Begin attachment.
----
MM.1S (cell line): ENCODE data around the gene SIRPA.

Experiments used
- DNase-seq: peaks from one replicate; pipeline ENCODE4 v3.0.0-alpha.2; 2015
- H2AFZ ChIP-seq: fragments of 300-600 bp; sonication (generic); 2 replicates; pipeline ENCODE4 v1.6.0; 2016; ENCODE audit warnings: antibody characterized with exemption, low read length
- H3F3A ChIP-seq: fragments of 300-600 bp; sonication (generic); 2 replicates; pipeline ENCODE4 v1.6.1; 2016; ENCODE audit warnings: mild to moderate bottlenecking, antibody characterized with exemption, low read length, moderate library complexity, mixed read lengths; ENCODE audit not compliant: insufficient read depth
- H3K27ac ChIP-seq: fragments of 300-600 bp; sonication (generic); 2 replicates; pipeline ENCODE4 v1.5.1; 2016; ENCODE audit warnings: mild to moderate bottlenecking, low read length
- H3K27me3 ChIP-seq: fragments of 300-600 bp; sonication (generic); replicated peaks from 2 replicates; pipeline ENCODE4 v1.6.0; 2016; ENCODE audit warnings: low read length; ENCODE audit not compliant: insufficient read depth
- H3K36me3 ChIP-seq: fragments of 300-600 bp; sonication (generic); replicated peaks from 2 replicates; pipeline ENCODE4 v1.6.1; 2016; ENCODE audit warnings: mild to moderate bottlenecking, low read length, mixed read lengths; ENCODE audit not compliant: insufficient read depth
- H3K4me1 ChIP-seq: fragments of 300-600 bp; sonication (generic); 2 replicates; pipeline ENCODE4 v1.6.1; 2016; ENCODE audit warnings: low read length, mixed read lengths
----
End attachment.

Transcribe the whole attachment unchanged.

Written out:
MM.1S (cell line): ENCODE data around the gene SIRPA.

Experiments used
- DNase-seq: peaks from one replicate; pipeline ENCODE4 v3.0.0-alpha.2; 2015
- H2AFZ ChIP-seq: fragments of 300-600 bp; sonication (generic); 2 replicates; pipeline ENCODE4 v1.6.0; 2016; ENCODE audit warnings: antibody characterized with exemption, low read length
- H3F3A ChIP-seq: fragments of 300-600 bp; sonication (generic); 2 replicates; pipeline ENCODE4 v1.6.1; 2016; ENCODE audit warnings: mild to moderate bottlenecking, antibody characterized with exemption, low read length, moderate library complexity, mixed read lengths; ENCODE audit not compliant: insufficient read depth
- H3K27ac ChIP-seq: fragments of 300-600 bp; sonication (generic); 2 replicates; pipeline ENCODE4 v1.5.1; 2016; ENCODE audit warnings: mild to moderate bottlenecking, low read length
- H3K27me3 ChIP-seq: fragments of 300-600 bp; sonication (generic); replicated peaks from 2 replicates; pipeline ENCODE4 v1.6.0; 2016; ENCODE audit warnings: low read length; ENCODE audit not compliant: insufficient read depth
- H3K36me3 ChIP-seq: fragments of 300-600 bp; sonication (generic); replicated peaks from 2 replicates; pipeline ENCODE4 v1.6.1; 2016; ENCODE audit warnings: mild to moderate bottlenecking, low read length, mixed read lengths; ENCODE audit not compliant: insufficient read depth
- H3K4me1 ChIP-seq: fragments of 300-600 bp; sonication (generic); 2 replicates; pipeline ENCODE4 v1.6.1; 2016; ENCODE audit warnings: low read length, mixed read lengths